As demonstrated by others, inactivation of HIF-1α in mouse embryonic fibroblasts increased their susceptibility to carboplatin and etoposide compared to wild-type, both in vitro and in vivo.106 Similarly, inhibition of HIF-2α with short hairpin RNA reversed the resistance to doxorubicin and etoposide of human clear cell renal cell cancer cells (one of the most resistant tumors) by restoring p53.57 It was reported that treating tumor-bearing mice with HIF-1 inhibitor (YC-1) induced radiation-induced vessel damage.105 Similarly, treatment of glioma, squamous and pancreatic cancer cells with the HIF-1α inhibitor (PX-478) radio-sensitized hypoxic cells.107 Silencing of HIF-1α with siRNA in mouse embryonic fibroblasts increased susceptibility to irradiation;106 and also, HIF-2α inhibition was shown to enhance radiation-induced apoptosis due to HIF-2-mediated increase of p53 activity and accumulation of ROS, thus DNA damage (Figure 2).108

Tumor microenvironment

The tumor would not thrive without the interaction, cross-talk, and support with the tumor microenvironment including cellular components such as stromal cells, immune cells, ECs as well as non-cellular components including ECM, cytokines, and other mediators.109 Thus, in hypoxic tumor tissue, not only cancer cells but also the tumor microenvironment is affected by hypoxia-inducible changes.110

Hypoxia was shown to induce metabolic and molecular changes in ECs, increasing expression of pro-angiogenic molecules, blood vessel formation, and thus providing more oxygen and nutrients for tumor cells. Hypoxia also regulates inflammatory mediators and growth factors, which then stimulate platelet, leukocyte, and smooth muscle cell activity. One of the most significant changes is increase in adhesiveness of ECs to neutrophils facilitating NK cell trafficking and local inflammatory reaction.111 Depending on the duration of oxygen depletion, hypoxia regulates expression of NO synthase expression contributing to vasoconstriction.112 Since blood vessels nourish tumors, targeting ECs will prevent or reverse tumor growth.110,113115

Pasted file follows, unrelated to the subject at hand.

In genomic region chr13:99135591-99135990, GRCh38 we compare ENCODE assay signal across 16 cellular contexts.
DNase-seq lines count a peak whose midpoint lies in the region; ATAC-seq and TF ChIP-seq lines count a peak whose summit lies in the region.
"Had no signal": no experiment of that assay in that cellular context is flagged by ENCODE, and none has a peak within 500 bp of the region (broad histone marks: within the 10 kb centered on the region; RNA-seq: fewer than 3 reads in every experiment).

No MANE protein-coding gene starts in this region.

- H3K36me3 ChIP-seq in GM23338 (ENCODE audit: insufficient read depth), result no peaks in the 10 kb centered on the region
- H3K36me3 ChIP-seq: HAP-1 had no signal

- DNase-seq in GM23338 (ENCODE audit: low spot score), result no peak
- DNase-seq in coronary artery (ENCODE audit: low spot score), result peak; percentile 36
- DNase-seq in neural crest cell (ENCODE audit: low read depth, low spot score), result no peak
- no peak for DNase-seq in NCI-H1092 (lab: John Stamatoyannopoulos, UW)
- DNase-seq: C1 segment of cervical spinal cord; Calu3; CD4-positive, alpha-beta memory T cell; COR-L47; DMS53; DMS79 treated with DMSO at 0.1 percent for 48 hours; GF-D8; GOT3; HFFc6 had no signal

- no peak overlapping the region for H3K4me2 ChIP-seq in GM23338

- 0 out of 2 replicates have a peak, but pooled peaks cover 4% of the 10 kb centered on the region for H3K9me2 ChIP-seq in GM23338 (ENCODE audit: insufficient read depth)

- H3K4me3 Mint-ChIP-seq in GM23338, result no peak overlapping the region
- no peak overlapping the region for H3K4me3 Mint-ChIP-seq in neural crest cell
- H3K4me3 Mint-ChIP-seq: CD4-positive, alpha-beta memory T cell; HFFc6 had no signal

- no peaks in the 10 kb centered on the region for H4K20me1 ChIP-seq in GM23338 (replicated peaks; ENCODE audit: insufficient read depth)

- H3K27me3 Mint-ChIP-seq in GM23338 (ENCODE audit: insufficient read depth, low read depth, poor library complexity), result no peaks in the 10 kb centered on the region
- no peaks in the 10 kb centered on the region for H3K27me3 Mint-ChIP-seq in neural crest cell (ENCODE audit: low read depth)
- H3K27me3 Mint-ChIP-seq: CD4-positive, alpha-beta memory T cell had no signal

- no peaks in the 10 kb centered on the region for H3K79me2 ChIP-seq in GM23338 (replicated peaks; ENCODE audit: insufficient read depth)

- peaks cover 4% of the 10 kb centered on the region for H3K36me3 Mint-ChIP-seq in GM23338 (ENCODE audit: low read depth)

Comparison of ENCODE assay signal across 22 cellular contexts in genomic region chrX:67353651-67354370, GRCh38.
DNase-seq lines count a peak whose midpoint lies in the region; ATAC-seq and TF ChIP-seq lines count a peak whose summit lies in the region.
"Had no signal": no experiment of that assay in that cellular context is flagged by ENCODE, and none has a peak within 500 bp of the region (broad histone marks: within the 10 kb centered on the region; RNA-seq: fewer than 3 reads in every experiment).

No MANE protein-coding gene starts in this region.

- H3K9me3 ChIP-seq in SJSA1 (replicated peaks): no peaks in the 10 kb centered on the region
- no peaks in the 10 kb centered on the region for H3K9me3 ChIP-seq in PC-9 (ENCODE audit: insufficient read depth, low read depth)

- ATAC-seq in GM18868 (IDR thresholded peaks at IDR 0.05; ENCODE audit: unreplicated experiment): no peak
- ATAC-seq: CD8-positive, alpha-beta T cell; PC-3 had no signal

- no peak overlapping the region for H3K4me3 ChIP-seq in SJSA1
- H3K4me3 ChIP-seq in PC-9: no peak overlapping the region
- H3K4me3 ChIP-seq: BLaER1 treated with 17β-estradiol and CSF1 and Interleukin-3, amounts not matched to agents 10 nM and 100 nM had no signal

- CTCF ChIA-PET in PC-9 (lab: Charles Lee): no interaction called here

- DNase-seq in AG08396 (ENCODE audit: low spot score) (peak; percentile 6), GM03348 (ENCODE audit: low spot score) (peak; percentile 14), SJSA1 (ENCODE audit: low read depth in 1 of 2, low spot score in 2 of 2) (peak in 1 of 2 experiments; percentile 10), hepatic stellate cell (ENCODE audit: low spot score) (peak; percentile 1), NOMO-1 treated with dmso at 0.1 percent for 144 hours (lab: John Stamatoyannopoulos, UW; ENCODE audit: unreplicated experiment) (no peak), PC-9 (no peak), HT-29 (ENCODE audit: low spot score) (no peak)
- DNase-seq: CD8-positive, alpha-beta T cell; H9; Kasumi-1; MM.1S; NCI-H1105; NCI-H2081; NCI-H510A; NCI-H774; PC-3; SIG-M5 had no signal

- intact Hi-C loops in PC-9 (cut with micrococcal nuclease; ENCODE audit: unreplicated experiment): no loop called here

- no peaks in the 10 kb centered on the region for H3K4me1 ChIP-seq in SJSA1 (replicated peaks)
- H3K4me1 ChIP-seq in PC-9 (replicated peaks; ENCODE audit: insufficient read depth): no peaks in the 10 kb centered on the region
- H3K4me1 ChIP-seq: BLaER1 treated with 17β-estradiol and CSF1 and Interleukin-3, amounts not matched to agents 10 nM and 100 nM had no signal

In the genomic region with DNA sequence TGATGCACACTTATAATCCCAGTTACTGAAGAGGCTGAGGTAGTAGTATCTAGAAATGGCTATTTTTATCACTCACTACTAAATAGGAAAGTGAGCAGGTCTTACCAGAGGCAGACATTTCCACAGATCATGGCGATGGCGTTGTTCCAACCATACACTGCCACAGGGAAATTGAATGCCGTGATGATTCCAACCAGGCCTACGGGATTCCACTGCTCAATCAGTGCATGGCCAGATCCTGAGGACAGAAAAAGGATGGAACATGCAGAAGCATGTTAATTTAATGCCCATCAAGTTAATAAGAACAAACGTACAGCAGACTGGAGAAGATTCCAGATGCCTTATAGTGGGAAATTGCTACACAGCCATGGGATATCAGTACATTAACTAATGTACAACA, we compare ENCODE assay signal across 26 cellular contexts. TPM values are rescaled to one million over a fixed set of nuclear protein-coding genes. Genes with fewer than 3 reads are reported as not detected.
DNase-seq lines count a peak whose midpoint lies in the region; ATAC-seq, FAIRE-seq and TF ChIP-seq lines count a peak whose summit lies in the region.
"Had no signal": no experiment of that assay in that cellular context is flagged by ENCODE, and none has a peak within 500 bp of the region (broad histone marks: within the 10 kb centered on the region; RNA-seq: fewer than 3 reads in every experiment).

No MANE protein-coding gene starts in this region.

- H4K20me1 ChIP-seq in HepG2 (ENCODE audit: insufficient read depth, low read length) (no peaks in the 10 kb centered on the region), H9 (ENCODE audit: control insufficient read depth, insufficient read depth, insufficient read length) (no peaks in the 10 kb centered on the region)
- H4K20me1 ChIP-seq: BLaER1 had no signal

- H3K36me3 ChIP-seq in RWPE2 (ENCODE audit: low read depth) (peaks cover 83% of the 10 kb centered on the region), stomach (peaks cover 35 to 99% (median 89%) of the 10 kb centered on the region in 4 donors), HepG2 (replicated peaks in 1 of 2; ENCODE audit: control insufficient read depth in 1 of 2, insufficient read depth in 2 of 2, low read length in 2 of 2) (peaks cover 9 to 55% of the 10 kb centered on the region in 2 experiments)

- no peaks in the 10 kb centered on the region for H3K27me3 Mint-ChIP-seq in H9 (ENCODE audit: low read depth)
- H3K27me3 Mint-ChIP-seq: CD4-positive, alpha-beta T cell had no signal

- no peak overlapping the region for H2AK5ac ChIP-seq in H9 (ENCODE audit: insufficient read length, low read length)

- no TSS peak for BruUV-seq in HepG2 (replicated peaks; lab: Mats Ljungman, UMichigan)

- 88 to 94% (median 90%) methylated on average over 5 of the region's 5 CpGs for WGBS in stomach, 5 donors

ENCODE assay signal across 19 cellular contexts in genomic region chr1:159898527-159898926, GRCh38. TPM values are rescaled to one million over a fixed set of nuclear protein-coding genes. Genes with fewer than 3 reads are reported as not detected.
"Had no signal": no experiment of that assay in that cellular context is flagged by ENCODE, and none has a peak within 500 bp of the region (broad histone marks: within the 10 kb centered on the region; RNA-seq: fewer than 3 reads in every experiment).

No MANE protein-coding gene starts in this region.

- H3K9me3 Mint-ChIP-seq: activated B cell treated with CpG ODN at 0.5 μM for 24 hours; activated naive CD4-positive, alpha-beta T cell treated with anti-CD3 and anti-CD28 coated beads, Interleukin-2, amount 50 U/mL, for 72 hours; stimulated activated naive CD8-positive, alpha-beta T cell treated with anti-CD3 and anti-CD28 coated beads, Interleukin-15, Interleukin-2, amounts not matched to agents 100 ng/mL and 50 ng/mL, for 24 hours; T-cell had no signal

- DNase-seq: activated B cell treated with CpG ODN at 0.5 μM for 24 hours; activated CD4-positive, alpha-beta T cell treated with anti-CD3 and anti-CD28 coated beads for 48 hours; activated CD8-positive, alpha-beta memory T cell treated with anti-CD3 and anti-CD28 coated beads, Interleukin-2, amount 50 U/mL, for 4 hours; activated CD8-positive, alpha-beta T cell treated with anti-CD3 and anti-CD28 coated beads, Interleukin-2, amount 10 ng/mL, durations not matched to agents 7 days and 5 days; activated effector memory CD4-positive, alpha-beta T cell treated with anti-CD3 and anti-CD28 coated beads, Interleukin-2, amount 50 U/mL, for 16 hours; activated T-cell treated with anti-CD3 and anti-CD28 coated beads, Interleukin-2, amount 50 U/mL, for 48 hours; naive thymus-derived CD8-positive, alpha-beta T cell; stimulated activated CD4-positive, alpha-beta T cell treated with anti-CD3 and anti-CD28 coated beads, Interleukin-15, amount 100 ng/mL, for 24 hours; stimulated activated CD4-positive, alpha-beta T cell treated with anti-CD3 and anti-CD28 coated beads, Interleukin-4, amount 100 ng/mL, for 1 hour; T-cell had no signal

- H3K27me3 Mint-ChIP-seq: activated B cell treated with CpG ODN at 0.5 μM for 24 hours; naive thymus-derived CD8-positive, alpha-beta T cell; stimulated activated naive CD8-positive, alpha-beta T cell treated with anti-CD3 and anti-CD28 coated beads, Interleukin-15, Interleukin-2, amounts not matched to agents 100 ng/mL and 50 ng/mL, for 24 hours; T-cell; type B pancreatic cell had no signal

Stromal cells, on the other hand, facilitate tumor growth and tumor dissemination mostly by regulating cancer cell adhesion and contributing to cell proliferation and survival. It was shown that hypoxia induces stromal cells to produce a number of factors including Ang-2, ANGPTL-4, PDGF, VEGF, SDF-1, LOX, and SCF (KIT-ligand), influencing ECs and EPCs thus promoting new blood vessel formation and lymphangiogenesis. Also, stromal-derived SDF-1 attracts cancer cells and thus facilitates metastasis.115,116

It was demonstrated that hypoxia leads to immune-resistance and immune-suppression, which help tumor cells to escape from immune surveillance.117,118 Some of the immune-suppressive effects include: 1) shedding of immune-recognition molecules by tumor hypoxia, which results in decreased sensitivity to T- and NK-mediated killing;119 2) inhibition of T cells’ and dendritic cells’ maturation and cytokine production;120 3) and promotion of suppressive cells such as regulatory T cells and tumor-associated macrophages, which block immune effector cells.121

Therefore, there is an increasing importance of the hypoxic phenotype of stromal and immune cells in the tumor microenvironment providing non-cancer cells as potential novel targets in the fight against the tumor.110


Pathological hypoxia affects both cancer cells and the tumor microenvironment, and plays a pivotal role in the process of cancer progression and dissemination. Hypoxia regulates tumor neovascularization, metabolism, cell survival, and cell death. In addition, hypoxia contributes to EMT-like cancer cell migration and cancer stem-cell-like properties including resistance to treatment, one of the nightmares in the medical field. Each step of the cancer adaptive processes is controlled by hypoxia-activating transcriptional programs involving HIF, NFκB, PI3K, and MAPK pathways.

Since hypoxia signifies increased tumor progression and aggressiveness hampering patients’ survival, direct and indirect methods of measuring hypoxia combined with clinical observations may help to predict patients’ outcome as well as identify patients who could benefit from hypoxia/HIF-targeted treatments. Better understanding of hypoxic phenomenon and dissecting out the hypoxia-inducible responses and signaling pathways will grant numerous novel targets in the near future.


Dr AK Azab receives research support from Verastem, Selexys, Karyopharm and Cell Works, and is the founder and owner of Targeted Therapeutics LLC and Cellatrix LLC. No potential conflicts of interest were disclosed by B Muz, P de la Puente and F Azab.